MLB season full of feel good stories

Cody Bellinger returned home to Arizona, playing a postseason game in Chase Field, where he made countless visits as a young fan.

Yet instead of playing for his hometown team, Bellinger was there to end the Diamondbacks’ season with a two-run home run off Zach Greinke to left field to lead the Los Angeles Dodgers to the NLCS rematch against the Chicago Cubs.

This performance is just the latest chapter in Bellinger’s rookie season, which has been a surprising feel good story since the beginning.

Despite showing off his power in the California League for the Rancho Cucamonga Quakes in 2015, nobody thought Bellinger was going to do the same thing on the west side of Southern California in 2017.

Bellinger struggled a bit as a Tulsa Driller in the Texas League in 2016 but the power was still there. This year was supposed to be his first full season in Triple-A with the Oklahoma City Dodgers but injuries and a lack luster offense in need of a spark propelled him to the big leagues.

The Dodgers got in Bellinger what they got in Yasiel Puig in 2013, a spark that grew into a MVP caliber flame.

Bellinger is one of the many feel good stories of the 2017 baseball season. Had the Cincinnati Red made a turnaround similar to the Diamondbacks and Colorado Rockies, would the spotlight shine on Scooter Gennett in a similar fashion?

The Milwaukee Brewers were in playoff contention for the first time since 2011 and after batting .295 with 27 home runs and 97 RBI, one would think that Gennett would be the missing piece to get them over the top. Instead he was whisked away from the Reds and returned to his hometown to triumph on his own.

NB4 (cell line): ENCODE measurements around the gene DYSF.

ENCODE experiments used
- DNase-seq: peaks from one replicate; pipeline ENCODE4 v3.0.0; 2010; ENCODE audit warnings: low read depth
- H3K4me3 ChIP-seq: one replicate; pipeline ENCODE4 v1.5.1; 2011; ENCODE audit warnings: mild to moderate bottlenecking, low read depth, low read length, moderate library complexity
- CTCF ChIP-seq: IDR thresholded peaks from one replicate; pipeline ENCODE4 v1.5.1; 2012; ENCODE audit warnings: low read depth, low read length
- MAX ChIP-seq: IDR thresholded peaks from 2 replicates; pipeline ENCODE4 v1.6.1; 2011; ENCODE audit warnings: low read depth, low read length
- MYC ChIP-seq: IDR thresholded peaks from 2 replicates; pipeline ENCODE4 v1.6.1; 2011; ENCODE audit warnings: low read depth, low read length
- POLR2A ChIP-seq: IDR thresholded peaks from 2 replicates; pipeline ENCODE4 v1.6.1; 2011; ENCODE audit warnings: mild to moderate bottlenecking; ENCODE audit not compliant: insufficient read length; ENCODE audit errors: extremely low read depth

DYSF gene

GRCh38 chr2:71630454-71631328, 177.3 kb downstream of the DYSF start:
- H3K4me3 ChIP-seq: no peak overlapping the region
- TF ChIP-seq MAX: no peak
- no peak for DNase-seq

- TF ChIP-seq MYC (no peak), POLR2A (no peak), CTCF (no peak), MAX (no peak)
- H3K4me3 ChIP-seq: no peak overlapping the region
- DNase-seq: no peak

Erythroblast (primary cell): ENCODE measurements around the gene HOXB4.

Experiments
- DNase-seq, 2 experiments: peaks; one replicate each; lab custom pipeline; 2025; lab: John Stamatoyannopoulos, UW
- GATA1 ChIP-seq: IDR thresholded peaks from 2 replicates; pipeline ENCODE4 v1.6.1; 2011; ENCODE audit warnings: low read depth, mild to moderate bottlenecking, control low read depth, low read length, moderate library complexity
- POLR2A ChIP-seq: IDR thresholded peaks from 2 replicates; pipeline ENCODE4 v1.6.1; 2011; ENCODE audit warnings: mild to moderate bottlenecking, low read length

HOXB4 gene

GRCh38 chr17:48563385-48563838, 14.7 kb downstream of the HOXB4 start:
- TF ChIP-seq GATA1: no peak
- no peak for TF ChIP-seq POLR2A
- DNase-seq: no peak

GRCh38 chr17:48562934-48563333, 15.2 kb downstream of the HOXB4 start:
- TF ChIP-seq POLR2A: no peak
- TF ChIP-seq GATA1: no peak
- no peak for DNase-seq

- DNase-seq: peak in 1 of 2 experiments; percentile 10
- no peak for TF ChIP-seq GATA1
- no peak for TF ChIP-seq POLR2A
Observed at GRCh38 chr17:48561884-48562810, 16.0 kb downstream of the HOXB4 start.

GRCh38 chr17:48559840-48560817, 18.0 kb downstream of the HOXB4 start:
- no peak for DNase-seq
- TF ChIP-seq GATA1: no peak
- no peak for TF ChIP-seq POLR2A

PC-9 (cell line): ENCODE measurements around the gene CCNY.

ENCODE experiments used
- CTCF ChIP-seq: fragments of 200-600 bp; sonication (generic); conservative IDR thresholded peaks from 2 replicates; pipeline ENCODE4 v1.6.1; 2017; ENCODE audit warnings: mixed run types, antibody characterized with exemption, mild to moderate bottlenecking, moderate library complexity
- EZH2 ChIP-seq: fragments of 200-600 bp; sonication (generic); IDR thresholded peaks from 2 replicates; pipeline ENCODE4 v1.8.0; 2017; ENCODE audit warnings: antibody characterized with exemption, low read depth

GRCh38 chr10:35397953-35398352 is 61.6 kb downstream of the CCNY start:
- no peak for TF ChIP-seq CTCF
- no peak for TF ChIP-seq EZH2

We should’ve known from Opening Day that this season was going to be special when Gennett made his limited at-bats count with a pinch-hit home run against the Philadelphia Phillies.

Then on a Military Monday, Gennett made history by hitting four home runs in a single game. From then on out, he became the hometown hero in a city searching for something to root for during the lean years.

Speaking of the military, Chris Rowley made history by being the first Army West Point graduate to pitch in the big leagues. Oddly enough it is with the lone Canadian team but MLB nonetheless.

Rowley served 30 months in the United States Army as a first lieutenant and he pitched to his senior medic as a way to keep his arm strength up.

Rowley signed up with the Toronto Blue Jays and posted a 10–3 win–loss record, 3.49 ERA, and 86 strikeouts in a career-high 123 23 innings in his first profession season with the Advanced-A Dunedin Blue Jays. He started this season in New Hampshire as both a starter and reliever. He was a candidate for the Eastern League All-Star Game before being promoted to the Triple-A Buffalo Bison.

He won his first big league start against the Pittsburgh Pirates and it was a sign for things to come in his young and promising career.

It makes you wonder what’s next. The Dodgers are four wins away from the World Series with a hand full of key players who were in Oklahoma City a year ago. Yasiel Puig was sent to OKC last August as a form of baseball behavioral rehab and he has since enjoyed a renaissance. A rookie third baseman saved the Red Sox season by sparking the offense in the second half after starting the season in Portland.

Every baseball season is full of feel good stories. They’ll be more in the coming weeks and makes fans come back for more.

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